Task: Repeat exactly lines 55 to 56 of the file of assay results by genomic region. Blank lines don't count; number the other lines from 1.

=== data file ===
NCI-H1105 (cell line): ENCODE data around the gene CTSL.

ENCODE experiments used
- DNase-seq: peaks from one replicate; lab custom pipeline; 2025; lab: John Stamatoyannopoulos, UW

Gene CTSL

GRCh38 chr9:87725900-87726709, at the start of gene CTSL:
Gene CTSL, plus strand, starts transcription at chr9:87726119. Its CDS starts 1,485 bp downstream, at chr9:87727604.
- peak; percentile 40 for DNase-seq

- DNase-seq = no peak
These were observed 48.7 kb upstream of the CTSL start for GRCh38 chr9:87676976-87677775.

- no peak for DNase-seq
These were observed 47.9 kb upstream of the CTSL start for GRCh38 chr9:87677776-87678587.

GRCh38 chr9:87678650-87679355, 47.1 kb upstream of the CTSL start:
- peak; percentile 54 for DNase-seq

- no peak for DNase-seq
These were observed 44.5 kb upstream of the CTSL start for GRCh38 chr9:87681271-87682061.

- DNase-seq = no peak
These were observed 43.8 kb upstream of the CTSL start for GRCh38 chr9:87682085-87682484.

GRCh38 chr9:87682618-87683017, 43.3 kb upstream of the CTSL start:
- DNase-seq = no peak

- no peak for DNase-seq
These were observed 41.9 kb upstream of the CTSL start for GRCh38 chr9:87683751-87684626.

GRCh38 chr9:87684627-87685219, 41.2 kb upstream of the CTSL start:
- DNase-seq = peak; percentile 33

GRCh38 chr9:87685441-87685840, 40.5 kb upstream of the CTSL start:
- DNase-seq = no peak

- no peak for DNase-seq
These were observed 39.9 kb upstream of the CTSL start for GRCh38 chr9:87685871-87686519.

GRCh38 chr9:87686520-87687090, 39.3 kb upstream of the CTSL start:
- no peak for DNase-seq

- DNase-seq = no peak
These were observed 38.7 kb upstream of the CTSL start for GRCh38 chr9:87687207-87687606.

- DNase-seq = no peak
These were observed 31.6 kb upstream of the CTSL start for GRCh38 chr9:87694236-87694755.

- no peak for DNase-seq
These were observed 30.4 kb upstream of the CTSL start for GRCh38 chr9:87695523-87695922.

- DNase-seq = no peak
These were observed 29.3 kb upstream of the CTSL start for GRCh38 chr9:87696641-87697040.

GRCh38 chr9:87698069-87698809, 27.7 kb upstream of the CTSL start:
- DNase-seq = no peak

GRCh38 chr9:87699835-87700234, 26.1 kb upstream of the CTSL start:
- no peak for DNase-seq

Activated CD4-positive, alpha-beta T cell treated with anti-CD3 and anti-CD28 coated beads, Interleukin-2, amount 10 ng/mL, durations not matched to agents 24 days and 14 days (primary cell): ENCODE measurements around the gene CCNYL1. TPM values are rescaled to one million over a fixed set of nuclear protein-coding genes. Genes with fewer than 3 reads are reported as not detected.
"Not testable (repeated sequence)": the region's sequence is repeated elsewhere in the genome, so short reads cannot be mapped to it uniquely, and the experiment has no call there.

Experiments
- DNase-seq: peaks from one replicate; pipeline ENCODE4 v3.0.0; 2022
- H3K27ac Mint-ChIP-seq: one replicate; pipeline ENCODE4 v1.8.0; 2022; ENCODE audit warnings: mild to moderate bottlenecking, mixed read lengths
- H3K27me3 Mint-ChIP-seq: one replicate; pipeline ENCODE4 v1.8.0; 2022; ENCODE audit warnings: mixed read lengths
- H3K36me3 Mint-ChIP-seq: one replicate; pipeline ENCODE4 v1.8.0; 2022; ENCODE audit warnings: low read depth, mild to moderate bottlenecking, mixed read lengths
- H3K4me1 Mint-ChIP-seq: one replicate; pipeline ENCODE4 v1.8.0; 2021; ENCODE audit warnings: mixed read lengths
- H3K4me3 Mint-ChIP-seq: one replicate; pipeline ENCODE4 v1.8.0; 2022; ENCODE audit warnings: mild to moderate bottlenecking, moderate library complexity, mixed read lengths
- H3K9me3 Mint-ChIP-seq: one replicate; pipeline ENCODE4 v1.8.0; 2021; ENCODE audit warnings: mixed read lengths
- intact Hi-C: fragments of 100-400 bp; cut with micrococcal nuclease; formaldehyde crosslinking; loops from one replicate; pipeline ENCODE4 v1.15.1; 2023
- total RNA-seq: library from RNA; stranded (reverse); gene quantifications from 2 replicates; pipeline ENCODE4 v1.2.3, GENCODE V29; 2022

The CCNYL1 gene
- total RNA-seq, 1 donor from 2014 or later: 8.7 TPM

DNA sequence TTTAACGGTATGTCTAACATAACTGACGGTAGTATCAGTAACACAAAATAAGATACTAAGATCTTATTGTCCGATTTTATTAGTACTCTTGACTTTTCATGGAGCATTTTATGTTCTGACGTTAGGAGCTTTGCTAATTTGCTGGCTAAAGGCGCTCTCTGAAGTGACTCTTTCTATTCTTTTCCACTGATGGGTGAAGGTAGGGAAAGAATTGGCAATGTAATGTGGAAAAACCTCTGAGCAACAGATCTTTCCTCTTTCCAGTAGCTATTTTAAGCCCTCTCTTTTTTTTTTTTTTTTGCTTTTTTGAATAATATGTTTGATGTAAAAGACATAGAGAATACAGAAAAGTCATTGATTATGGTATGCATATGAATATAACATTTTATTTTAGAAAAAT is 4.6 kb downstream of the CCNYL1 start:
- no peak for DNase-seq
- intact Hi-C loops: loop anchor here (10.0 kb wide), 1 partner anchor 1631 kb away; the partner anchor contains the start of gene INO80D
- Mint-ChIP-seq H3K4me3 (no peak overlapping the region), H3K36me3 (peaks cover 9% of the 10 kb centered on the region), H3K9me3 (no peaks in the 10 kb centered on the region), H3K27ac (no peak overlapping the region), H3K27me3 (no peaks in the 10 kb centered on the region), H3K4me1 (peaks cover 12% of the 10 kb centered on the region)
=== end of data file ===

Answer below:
- total RNA-seq, 1 donor from 2014 or later: 8.7 TPM

DNA sequence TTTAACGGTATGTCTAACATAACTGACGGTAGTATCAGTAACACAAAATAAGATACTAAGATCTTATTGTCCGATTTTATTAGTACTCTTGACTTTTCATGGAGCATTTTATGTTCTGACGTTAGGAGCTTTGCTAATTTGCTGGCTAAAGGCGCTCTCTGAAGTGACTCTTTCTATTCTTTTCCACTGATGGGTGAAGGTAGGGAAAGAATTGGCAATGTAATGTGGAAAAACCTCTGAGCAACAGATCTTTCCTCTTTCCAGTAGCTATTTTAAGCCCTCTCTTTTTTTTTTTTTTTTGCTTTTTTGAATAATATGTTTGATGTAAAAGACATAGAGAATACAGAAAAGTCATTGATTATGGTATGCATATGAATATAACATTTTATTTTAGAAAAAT is 4.6 kb downstream of the CCNYL1 start: